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13 Feb, 2010 19:09

Ukraine election results falsified – Timoshenko

Ukraine’s presidential candidate Yulia Timoshenko will not recognize the victory of her rival Viktor Yanukovich. In a televised address on Saturday she said she would challenge the results of the election in court.

"Our opponents have once again demonstrated their inability to compete in accordance with honest democratic rules. I can tell you today that the election result in Ukraine has been forged. With various means Yanukovich falsified a million votes across the country. And I will challenge the results of this election in court. To not go to court would mean to abandon Ukraine to the hands of criminals," Timoshenko said.

“These votes are sufficient for us to win,” she added, saying that some OSCE observers are ready to support her in court and provide videos supporting her stance.

“I am responsible before the country, and this obliges me to fight for justice,” she stated.

On Sunday, Ukraine’s Election Commission announced official final results of the second round, with Yanukovich getting 48.95 per cent and Timoshenko 45.47 per cent of the vote.

Konstantin Kosachev, the head of Russia's State Duma Foreign Affairs Committee, believes that the new president will improve Ukraine's relations with Russia – which were damaged during outgoing leader Viktor Yushchenko's term.

“Mister Yanukovich, I believe, is not the pro-Russian president of Ukraine – he is the pro-Ukrainian president of Ukraine and he will definitely act in order to promote the national interests of Ukraine-- but good relations with Russia is a national interest of Ukraine,” Kosachev told RT.

The biggest problem for president Yanukovich now is to form a majority in the parliament, says Irina Kobrinskaya, political analyst from the Institute of World Economy and International Relations in Moscow.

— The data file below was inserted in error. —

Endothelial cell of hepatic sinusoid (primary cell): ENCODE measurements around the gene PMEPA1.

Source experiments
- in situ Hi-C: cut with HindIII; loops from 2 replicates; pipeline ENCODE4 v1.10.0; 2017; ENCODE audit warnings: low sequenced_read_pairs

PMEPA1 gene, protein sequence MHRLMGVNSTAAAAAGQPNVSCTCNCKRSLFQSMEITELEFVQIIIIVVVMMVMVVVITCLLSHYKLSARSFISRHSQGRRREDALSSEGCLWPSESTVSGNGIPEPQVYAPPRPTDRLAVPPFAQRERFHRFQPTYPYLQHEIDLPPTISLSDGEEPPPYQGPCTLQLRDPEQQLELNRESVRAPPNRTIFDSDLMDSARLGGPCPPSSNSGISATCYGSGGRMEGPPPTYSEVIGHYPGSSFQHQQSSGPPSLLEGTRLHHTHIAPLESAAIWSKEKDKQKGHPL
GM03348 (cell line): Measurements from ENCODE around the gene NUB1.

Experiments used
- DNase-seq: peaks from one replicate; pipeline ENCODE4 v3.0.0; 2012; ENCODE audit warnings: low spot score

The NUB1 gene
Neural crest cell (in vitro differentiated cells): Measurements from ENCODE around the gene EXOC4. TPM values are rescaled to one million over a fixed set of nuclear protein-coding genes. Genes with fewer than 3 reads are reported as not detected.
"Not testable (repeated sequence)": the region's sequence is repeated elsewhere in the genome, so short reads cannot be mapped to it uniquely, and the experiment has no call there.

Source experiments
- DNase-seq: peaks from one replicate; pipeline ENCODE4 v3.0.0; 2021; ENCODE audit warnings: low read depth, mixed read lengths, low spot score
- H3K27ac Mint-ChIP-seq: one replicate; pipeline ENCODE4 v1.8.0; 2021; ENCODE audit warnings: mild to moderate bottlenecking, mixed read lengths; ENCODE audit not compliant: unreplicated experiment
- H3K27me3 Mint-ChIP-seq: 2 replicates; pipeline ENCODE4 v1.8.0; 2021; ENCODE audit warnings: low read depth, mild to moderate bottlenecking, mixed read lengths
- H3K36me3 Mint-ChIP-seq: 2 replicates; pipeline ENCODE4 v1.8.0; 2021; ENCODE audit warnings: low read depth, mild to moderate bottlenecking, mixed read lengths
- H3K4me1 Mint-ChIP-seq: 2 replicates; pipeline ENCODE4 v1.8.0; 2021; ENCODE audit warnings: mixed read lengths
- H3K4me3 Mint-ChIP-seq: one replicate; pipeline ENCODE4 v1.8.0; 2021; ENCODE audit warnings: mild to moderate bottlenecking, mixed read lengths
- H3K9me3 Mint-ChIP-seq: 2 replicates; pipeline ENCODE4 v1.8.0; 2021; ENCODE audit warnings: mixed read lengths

“Ukraine finally has a new, legitimate president – that is definite – but we cannot say that the political struggle is over and the political crisis is over because Ukraine is a parliamentary presidential republic which very much depends on who will be the prime minister,” she said.

From 2004 to 2010: Orange discord

Five years ago people’s trust toward the leaders of the Orange revolt and its leaders – Yulia Timoshenko and Viktor Yushchenko – seemed unlimited. They promised much-desired change and their words lifted people’s hearts.

But now all of that is lost. Once close allies, Timoshenko and Yushchenko are now in the opposite camps.

The economy, which was vowed to be reformed and brought to double-digit growth, is now in ruins. The country’s reputation as a reliable gas transit nation is in tatters after a series of energy disruptions. Corruption is believed to have plagued all levels of power.

Many still believe that the Orange forces were backed from abroad. As a pay-back, Yushchenko’s first steps as President in 2005 were to abolish entry visas for Europeans and to declare Ukraine’s ambitions to join the EU and NATO. But by the time Ukraine had to choose the new leader, the ones who supported Yushchenko seemed to have turned away from him.

“The West, which did indeed play a very considerable, if not definitive, role in the Orange Revolution of 2004 has realized that things have moved on. Their candidate then in 2004, Viktor Yushchenko, was humiliated in the first round three weeks ago. His presidency has been an absolute disaster,” says John Laughland from the Paris-based Institute for Democracy and Co-operation.

As if proving he could not get a grip of the worsening situation in Ukraine, Yushchenko was at the forefront of some unpopular and erratic decisions. He glorified a controversial WWII Nazi collaborator as a Hero of Ukraine – a step which broke his long-term friendship with the Polish President Lech Kaczynski. When the country was gripped by last year’s financial turmoil, instead of signing anti-crisis legislation, Yushchenko ratified a decree on the protection of bats in Europe.

And the turbulent nature of his relationship with Yulia Timoshenko resulted in a constant political deadlock.

In the last year, the bureaucratic war between them virtually paralyzed the work of Ukraine's government. In the midst of an economic crisis it was disastrous.

No wonder Ukrainians did not favor Viktor Yushchenko in the first round of the presidential election, to say the least. He got less than 4 per cent of the vote.

Yushchenko is neither an ally nor a rival for Timoshenko now. It is Viktor Yanukovich who stands in her path to the presidency. But whatever the official results of the second round are she is determined to continue the fight for power.